Hu stands under the sun. Photo: Liang Yingfei/Caixin

Hu hardly cooked. At night, she would throw a few potatoes on the embers of the fire. Burned or not, they would be breakfast. “Simple food is fine. A roasted potato is good enough for me,” she said. Aiming to minimize the amount of time spent on farming, Hu cared little about the quantity and quality of her yield: as long as there was enough to eat, it was OK. She refused to use fertilizer, believing crops should grow naturally. This would stop farming from being such a fuss, and free people up to do other things, she thought.

Hu spent the majority of her time on hobbies. Every morning, after waking, she would dance and read and sew. At noon, she surveyed her farm, taking breaks to appreciate the place, with the hope of making farming more interesting.


Hu tries to replace a lamp in the house she rents on March 10. Photo: Liang Yingfei/Caixin

It wasn’t long before reality took hold. She had promised to help her landlords — retirees from the city — grow seedlings, dig the land, and treat the waste. Proving herself useful, Hu was soon offered full managerial responsibility. But this meant moving further from the “50-50” lifestyle she had in mind. The exhaustive and repetitive work corroded Hu’s idyll. Deciding to travel, she quit her new role, “I was too impulsive and didn’t think through my decision. It’s my fault,” Hu wrote in the note she left the couple. With that, Hu packed up and left. The potatoes she had planted in the yard had not yet budded.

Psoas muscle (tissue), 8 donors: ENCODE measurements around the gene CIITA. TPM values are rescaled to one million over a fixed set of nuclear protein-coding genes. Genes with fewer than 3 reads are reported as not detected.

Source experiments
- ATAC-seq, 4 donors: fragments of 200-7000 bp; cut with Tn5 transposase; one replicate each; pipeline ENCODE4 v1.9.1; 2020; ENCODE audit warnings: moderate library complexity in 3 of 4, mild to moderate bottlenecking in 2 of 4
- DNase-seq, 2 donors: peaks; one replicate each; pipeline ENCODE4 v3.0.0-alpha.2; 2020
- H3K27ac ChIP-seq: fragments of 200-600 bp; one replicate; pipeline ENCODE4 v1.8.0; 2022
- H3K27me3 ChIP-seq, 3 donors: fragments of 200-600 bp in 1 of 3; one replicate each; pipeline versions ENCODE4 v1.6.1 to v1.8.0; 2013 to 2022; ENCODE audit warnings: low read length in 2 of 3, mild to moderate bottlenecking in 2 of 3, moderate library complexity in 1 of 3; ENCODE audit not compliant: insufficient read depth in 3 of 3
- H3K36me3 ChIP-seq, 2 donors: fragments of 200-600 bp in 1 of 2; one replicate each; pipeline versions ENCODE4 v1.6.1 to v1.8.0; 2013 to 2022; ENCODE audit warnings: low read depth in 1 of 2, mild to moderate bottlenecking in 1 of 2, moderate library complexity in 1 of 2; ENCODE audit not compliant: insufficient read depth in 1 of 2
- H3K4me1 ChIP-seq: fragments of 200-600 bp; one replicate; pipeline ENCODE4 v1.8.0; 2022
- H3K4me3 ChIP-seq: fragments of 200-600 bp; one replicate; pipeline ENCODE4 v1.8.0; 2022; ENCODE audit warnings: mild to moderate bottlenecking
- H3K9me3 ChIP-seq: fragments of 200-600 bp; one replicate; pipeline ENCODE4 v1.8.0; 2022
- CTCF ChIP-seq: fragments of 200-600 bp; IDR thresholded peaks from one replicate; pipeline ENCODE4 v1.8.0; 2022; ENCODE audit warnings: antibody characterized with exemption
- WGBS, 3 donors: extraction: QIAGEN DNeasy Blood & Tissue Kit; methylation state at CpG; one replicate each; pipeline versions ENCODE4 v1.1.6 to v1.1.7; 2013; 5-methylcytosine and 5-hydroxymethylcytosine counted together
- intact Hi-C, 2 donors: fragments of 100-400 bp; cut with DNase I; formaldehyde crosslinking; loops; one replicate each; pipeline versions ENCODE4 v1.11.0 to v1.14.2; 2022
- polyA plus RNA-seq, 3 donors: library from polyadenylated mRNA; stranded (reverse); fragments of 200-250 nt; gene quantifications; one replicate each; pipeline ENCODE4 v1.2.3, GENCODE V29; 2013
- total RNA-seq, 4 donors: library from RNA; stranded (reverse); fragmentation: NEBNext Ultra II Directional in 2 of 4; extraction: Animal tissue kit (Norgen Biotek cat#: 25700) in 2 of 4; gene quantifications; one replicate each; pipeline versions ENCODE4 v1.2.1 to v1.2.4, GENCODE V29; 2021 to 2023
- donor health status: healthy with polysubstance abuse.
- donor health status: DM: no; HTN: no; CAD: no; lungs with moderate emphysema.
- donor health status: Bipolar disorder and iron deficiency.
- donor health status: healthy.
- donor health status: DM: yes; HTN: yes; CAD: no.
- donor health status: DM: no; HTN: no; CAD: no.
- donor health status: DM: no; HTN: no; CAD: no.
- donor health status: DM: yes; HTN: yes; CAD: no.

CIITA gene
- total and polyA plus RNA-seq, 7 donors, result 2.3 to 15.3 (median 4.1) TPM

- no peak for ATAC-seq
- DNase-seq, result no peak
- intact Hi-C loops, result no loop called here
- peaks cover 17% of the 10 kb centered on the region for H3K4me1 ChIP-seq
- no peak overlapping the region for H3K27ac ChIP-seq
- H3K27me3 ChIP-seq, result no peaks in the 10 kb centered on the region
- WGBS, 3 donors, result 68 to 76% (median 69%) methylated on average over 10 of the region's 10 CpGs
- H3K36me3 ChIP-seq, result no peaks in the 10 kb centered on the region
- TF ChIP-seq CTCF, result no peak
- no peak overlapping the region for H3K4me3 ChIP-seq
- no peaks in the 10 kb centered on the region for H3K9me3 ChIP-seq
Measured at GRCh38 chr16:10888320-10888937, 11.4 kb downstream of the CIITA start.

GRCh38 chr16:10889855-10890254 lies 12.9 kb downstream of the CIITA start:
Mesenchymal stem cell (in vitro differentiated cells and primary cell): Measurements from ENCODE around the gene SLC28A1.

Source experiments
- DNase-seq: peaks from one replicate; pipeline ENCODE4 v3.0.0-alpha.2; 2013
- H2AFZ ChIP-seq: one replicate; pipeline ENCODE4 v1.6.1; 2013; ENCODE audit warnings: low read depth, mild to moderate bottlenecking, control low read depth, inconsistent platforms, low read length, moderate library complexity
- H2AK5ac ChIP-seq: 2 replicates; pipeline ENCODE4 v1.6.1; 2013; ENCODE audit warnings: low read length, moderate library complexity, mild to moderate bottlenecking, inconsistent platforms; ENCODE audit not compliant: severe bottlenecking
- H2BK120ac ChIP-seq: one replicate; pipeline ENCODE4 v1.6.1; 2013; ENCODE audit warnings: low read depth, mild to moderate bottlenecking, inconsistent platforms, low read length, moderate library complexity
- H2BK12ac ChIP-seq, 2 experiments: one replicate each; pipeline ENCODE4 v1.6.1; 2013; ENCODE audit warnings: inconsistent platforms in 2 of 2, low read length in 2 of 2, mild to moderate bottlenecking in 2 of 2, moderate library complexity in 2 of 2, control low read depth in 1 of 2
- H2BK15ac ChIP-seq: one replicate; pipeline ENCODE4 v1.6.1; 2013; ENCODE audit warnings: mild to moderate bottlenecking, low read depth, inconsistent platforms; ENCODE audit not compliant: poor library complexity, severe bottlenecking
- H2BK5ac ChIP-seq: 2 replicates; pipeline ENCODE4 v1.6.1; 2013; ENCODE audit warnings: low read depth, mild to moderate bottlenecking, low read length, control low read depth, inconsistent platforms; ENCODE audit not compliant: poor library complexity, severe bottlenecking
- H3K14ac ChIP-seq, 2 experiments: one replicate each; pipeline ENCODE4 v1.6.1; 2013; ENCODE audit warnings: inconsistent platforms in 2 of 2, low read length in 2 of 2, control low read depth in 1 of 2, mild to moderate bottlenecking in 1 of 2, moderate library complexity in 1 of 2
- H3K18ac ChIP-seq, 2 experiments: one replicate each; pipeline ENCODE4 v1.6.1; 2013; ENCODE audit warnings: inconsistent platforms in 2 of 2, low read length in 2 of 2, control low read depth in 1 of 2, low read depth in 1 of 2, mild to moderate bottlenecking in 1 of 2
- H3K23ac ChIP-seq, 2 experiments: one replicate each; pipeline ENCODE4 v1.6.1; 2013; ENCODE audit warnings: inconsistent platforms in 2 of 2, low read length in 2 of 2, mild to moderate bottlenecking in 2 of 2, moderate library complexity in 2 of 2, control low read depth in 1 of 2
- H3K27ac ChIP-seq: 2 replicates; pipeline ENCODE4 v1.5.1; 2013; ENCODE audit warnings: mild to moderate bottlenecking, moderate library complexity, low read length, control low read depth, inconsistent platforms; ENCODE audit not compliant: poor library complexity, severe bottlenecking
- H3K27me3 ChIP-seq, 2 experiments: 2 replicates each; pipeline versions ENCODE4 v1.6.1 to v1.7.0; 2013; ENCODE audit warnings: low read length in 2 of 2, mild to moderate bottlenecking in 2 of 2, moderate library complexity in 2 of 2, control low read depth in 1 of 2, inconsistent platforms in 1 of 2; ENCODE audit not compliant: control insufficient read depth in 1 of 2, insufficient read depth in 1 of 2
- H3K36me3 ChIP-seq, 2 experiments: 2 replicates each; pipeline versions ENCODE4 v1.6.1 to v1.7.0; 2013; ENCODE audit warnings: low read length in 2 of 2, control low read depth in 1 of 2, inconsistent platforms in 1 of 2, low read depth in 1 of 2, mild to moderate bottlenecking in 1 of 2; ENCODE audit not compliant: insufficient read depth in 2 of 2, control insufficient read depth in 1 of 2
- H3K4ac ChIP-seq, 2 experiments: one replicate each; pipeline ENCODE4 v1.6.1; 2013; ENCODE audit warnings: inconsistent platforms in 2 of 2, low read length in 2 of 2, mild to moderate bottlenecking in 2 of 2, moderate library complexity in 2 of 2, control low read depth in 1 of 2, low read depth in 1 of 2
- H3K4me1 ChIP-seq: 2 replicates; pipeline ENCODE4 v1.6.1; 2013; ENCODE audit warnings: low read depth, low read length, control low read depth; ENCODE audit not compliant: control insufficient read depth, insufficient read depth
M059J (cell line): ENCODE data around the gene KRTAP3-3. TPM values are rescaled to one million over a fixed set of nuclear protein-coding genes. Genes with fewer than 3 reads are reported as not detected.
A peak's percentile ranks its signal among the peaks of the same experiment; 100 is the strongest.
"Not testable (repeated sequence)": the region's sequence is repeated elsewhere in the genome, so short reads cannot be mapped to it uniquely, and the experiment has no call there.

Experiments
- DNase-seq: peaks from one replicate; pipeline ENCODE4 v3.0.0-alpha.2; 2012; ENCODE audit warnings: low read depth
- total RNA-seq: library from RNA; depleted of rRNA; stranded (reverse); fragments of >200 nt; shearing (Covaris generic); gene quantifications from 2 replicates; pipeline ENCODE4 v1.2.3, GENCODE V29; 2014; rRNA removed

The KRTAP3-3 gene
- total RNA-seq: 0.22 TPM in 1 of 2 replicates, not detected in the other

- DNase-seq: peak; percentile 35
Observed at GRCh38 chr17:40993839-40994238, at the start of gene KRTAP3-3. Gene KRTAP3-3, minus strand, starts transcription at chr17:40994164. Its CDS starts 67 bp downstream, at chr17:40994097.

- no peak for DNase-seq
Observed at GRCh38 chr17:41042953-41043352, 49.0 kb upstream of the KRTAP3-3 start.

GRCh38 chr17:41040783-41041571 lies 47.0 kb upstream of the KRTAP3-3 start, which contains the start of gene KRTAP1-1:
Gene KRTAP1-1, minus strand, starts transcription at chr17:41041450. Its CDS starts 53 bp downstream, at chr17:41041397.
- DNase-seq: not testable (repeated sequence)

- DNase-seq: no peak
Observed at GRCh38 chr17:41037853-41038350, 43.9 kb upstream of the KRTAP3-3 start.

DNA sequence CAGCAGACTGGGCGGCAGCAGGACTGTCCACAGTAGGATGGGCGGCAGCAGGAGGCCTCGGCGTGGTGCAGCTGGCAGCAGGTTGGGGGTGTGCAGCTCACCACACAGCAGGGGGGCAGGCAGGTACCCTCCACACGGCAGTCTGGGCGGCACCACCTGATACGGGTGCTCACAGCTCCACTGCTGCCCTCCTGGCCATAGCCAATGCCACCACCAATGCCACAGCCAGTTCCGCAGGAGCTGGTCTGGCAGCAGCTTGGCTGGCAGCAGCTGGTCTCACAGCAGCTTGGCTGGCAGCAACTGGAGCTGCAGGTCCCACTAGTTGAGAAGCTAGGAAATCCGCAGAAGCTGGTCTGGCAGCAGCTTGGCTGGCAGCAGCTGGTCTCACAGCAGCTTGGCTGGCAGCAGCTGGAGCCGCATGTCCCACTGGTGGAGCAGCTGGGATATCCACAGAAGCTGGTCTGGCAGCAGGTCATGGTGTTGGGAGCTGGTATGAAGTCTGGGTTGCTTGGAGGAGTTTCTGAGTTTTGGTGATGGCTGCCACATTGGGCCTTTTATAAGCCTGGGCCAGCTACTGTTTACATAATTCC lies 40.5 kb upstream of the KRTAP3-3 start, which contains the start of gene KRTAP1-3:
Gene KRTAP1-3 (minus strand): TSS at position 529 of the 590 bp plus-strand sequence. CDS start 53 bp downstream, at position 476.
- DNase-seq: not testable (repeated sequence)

Hu and her friend Huang Bin walk back home after finishing their work in the field. Photo: Liang Yingfei/Caixin

Wake-up call

By mid-April, Siqin was ready to leave Yunnan altogether. Standing by the water’s edge in Tianlin county, she took a deep breath. The place she had started her rural journey was to be where it ended. For this plateau above Lijiang had “greatly disturbed” her.


Hu and her boyfriend take in the view of the river in Lijiang, Yunnan province, on April 13. Photo: Liang Yingfei/Caixin

She had visited here before traveling to Yuning village. Tianlin was a place that has fully inherited “dongba” traditions. Situated in the hills next to the river, the village was home to Naxi people who continue to practice their traditional lifestyle. Hu had joined the villagers in slaughtering and sacrificing animals and celebrating local festivals. Experiencing the warmth of the neighborhood, a week later, as her fellow travelers returned to their lives in the city, Hu settled by the river in a tent. She tried to live like a local: rearing horses, chopping logs, farming a small piece of land. She even planned to build a house.

The Naxi residents were extremely hospitable, helping Hu take part in all aspects of village life. They worked together, and her hosts took her around different households and told her countless stories about the place. After staying for a while, however, Hu realized that behind the tranquility, there were complicated networks among the people that were no simpler than in the city. She began to feel overwhelmed.